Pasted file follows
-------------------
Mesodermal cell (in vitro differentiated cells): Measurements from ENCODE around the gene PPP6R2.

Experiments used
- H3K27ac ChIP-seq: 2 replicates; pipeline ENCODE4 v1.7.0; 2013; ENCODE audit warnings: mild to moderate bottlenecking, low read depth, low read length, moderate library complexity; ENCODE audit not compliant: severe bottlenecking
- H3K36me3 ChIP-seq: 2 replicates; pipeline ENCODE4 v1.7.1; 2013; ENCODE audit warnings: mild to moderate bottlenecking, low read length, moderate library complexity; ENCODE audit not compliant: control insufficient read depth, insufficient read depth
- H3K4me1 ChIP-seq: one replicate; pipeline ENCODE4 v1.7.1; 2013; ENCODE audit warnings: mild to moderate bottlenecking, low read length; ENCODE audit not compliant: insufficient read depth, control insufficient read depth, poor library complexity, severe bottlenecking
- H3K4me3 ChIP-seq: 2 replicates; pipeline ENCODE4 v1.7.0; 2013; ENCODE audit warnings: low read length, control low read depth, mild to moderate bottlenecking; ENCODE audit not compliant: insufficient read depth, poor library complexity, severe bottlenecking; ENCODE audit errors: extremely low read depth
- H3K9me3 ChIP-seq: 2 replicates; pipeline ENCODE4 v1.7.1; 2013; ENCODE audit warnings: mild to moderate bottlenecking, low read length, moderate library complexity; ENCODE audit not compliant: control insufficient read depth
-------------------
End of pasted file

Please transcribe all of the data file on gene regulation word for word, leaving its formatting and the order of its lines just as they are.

Mesodermal cell (in vitro differentiated cells): Measurements from ENCODE around the gene PPP6R2.

Experiments used
- H3K27ac ChIP-seq: 2 replicates; pipeline ENCODE4 v1.7.0; 2013; ENCODE audit warnings: mild to moderate bottlenecking, low read depth, low read length, moderate library complexity; ENCODE audit not compliant: severe bottlenecking
- H3K36me3 ChIP-seq: 2 replicates; pipeline ENCODE4 v1.7.1; 2013; ENCODE audit warnings: mild to moderate bottlenecking, low read length, moderate library complexity; ENCODE audit not compliant: control insufficient read depth, insufficient read depth
- H3K4me1 ChIP-seq: one replicate; pipeline ENCODE4 v1.7.1; 2013; ENCODE audit warnings: mild to moderate bottlenecking, low read length; ENCODE audit not compliant: insufficient read depth, control insufficient read depth, poor library complexity, severe bottlenecking
- H3K4me3 ChIP-seq: 2 replicates; pipeline ENCODE4 v1.7.0; 2013; ENCODE audit warnings: low read length, control low read depth, mild to moderate bottlenecking; ENCODE audit not compliant: insufficient read depth, poor library complexity, severe bottlenecking; ENCODE audit errors: extremely low read depth
- H3K9me3 ChIP-seq: 2 replicates; pipeline ENCODE4 v1.7.1; 2013; ENCODE audit warnings: mild to moderate bottlenecking, low read length, moderate library complexity; ENCODE audit not compliant: control insufficient read depth